Honda Jazz - best of class?
Over two years ago Honda Motor Company of Japan formed Honda South Africa to take over the distribution of all Honda products.
After a period of consolidation the company has now re-entered the fray properly.
“We could have expanded faster both in terms of retail outlets and product, but we weren’t prepared to sacrifice the integrity of our brand by offering anything less than first class service” says Masahiro Matsushita, who has headed up Honda South Africa since its formation.
By mid-year there will be 22 Honda car dealers in the country, with many of the existing outlets being upgraded to meet growing demand.
The compact but spacious is the sixth body style introduced by the company since it became a player in the South African market in December 2000. The factory has gone to great lengths to utilise the interior space to maximum effect. The fuel tank is positioned under the front seats - normally wasted space - which has freed up tons of room in the luggage and rear passenger areas. The ingenuous back seats are mounted high to allow stowage in the space that would normally be occupied by the gas tank, and fold away into various configurations to provide class-leading space for goods.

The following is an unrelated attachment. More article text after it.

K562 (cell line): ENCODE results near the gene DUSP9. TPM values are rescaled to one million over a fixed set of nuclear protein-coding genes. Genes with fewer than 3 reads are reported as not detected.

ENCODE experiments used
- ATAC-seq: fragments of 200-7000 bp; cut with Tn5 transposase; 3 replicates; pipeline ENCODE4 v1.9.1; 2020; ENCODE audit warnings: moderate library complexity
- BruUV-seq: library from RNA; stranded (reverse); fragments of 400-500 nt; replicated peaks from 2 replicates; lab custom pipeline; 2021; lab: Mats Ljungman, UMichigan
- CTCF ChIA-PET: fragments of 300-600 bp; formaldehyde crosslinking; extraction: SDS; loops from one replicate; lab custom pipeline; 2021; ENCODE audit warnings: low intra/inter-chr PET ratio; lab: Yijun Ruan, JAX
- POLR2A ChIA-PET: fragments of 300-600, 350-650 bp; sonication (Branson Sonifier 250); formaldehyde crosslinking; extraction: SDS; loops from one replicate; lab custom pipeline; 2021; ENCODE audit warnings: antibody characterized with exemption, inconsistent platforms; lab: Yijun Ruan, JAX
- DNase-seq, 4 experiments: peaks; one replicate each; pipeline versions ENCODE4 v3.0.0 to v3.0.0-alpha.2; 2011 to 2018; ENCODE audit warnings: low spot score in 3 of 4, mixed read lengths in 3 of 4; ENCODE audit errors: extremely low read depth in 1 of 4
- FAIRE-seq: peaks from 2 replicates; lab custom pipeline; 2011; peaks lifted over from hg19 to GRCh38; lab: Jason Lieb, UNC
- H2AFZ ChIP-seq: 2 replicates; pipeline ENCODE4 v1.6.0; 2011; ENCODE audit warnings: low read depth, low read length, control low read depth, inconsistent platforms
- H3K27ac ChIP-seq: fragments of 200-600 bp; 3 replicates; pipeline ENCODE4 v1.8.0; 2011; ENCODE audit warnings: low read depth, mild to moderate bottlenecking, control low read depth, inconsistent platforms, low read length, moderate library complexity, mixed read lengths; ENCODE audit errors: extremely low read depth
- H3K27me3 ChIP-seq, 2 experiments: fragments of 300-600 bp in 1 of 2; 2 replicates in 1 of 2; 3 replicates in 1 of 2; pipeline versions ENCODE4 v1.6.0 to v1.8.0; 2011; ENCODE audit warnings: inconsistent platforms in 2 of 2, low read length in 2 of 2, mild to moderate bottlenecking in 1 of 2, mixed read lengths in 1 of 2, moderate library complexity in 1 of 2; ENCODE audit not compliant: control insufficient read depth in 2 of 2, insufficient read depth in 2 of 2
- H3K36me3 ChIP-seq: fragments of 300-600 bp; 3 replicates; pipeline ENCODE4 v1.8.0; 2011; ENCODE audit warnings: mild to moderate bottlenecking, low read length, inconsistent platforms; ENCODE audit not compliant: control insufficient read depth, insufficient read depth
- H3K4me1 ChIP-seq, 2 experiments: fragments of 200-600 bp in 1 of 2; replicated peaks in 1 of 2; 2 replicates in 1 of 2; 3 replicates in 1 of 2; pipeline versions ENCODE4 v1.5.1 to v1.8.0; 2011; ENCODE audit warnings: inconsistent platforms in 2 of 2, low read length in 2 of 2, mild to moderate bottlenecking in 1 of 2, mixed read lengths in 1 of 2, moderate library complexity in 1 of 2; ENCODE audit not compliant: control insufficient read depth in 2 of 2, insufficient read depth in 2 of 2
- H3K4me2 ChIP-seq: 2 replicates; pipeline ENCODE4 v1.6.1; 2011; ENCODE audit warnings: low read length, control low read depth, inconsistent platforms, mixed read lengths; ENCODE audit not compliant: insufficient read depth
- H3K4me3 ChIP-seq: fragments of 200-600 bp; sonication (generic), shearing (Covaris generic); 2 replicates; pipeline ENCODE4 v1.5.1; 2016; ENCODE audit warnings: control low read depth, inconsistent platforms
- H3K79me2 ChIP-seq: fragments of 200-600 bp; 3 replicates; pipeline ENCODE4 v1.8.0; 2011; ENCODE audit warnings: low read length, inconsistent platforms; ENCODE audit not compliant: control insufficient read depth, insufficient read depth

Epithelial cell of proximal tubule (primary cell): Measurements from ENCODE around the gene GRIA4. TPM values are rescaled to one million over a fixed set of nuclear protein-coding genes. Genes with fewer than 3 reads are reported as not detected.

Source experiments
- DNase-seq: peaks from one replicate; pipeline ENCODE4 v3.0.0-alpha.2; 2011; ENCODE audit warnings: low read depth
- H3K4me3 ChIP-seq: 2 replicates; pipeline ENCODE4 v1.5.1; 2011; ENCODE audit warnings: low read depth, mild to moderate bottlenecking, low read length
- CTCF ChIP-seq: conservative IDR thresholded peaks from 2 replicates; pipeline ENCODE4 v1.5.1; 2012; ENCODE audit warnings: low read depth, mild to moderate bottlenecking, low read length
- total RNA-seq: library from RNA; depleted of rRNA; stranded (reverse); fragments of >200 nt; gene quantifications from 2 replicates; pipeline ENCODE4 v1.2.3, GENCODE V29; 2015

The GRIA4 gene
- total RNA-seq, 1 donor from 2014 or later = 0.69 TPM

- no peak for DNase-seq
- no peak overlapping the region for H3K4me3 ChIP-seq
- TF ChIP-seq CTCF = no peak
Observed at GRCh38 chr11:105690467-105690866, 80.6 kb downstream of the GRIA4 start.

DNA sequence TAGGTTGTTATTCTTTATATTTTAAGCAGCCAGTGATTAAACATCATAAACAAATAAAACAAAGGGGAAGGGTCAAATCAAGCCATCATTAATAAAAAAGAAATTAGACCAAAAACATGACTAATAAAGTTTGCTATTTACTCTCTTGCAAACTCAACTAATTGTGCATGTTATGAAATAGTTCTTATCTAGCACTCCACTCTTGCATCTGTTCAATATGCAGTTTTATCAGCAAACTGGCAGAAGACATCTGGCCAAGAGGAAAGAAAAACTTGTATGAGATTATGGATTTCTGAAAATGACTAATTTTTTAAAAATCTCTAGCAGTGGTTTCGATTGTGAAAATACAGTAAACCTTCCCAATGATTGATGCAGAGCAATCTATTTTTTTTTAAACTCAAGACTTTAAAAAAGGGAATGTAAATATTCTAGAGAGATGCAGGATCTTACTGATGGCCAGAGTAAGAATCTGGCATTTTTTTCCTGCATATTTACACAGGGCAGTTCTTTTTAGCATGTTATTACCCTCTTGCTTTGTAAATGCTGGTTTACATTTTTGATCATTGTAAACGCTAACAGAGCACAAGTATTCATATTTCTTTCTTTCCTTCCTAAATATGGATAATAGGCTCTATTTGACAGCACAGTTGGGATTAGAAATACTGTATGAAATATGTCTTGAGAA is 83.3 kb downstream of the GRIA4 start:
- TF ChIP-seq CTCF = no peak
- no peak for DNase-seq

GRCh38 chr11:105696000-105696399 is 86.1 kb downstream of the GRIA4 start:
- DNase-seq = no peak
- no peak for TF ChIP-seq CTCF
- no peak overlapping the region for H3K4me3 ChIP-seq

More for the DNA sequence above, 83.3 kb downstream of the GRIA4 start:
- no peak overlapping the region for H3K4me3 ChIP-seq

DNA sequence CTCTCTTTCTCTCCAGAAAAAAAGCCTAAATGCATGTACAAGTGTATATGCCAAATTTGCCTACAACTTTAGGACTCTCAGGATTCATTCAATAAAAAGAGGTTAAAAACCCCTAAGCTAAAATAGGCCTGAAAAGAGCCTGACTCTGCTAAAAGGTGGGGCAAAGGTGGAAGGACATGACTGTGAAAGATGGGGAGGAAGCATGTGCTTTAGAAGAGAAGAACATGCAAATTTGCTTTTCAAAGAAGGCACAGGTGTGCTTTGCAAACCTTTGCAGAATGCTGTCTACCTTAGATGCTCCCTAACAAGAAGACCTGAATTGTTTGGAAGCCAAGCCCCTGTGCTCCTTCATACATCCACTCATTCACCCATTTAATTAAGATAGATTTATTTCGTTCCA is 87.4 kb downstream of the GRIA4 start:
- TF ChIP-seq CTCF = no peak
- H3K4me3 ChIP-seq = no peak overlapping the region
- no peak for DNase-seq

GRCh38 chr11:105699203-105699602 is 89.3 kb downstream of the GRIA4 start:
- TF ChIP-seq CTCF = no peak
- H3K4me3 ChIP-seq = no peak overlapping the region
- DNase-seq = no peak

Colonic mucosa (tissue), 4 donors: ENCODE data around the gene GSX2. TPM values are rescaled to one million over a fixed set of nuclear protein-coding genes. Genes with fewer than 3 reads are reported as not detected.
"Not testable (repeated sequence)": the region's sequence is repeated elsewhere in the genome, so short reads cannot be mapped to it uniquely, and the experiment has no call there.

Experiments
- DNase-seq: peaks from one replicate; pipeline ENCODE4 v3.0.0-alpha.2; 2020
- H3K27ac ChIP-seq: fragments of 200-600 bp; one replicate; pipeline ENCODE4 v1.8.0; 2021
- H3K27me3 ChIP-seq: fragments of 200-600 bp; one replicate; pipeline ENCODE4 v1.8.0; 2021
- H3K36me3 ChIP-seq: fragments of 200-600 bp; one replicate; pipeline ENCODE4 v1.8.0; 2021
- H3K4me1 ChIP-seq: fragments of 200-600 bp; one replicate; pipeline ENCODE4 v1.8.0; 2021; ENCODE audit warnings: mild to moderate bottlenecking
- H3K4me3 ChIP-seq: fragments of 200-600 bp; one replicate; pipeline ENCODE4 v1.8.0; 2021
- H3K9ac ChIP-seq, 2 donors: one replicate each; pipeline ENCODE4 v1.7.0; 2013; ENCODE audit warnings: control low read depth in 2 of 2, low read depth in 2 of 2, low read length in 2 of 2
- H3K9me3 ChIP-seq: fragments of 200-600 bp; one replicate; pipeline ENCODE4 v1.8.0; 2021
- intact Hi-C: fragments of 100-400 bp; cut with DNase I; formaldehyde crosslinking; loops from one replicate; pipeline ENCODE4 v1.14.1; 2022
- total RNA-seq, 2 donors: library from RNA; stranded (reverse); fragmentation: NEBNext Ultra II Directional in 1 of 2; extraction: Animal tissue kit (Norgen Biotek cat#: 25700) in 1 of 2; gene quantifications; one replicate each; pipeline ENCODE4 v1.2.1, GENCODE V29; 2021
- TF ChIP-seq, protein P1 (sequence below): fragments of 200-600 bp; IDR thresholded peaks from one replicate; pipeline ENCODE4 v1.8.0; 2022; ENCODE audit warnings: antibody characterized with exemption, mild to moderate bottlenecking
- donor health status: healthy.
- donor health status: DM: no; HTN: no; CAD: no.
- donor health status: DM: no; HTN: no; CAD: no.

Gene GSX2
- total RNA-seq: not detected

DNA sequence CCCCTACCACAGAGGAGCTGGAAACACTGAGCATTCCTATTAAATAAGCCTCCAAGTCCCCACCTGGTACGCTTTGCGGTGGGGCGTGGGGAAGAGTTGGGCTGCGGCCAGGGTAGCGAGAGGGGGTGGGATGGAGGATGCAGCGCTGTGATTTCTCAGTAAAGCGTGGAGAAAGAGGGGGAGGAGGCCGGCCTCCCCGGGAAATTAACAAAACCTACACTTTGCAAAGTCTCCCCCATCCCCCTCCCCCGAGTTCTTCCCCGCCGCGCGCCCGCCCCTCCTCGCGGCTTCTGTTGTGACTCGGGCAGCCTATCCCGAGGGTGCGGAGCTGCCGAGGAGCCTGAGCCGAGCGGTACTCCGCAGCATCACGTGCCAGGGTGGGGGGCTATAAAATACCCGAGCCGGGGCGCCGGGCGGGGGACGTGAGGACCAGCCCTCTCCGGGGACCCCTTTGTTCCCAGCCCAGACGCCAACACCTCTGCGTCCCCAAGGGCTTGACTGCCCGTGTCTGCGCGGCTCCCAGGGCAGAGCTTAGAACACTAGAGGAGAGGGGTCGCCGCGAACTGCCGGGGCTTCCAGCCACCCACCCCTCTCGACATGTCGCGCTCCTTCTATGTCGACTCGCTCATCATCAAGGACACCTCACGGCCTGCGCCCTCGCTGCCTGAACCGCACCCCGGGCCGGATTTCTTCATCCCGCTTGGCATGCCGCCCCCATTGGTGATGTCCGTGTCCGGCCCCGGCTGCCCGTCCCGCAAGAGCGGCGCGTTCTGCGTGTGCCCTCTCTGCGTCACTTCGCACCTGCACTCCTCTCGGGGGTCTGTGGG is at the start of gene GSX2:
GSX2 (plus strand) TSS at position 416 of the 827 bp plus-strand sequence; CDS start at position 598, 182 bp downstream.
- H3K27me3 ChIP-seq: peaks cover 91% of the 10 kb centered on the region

At the launch I dove the Jazz for around 150 km, and enjoyed it thoroughly. Honda have stuck with two valves per cylinder in this car to allow for healthy torque delivery, and with 61 kW and 119 Nm available the 1,3 litre car performs well without having to be goaded too hard. The people in Honda’ s PR department were anxious to emphasise the frugal drinking habits of their little Jazz, and turned the drive into an economy run of sorts. After an initial gallop or two to satisfy myself that the cunning blighters weren’ t trying to cover up the fact that the car is an absolute slug - it isn’t - I drove extremely sensibly, and averaged just 5,2 litres of fuel per 100 km travelled.
The Jazz is very well built and excellently equipped, with pretty much a full-house of buttons to push to make things happen. Safety features include ABS brakes, dual airbags and three-point inertia-reel safetybelts for all five passengers rather than the usual lap-strap for the luckless soul in the centre rear seat.
At R129 900 the Honda Jazz is far from the cheapest car in its class, but it could just be the best.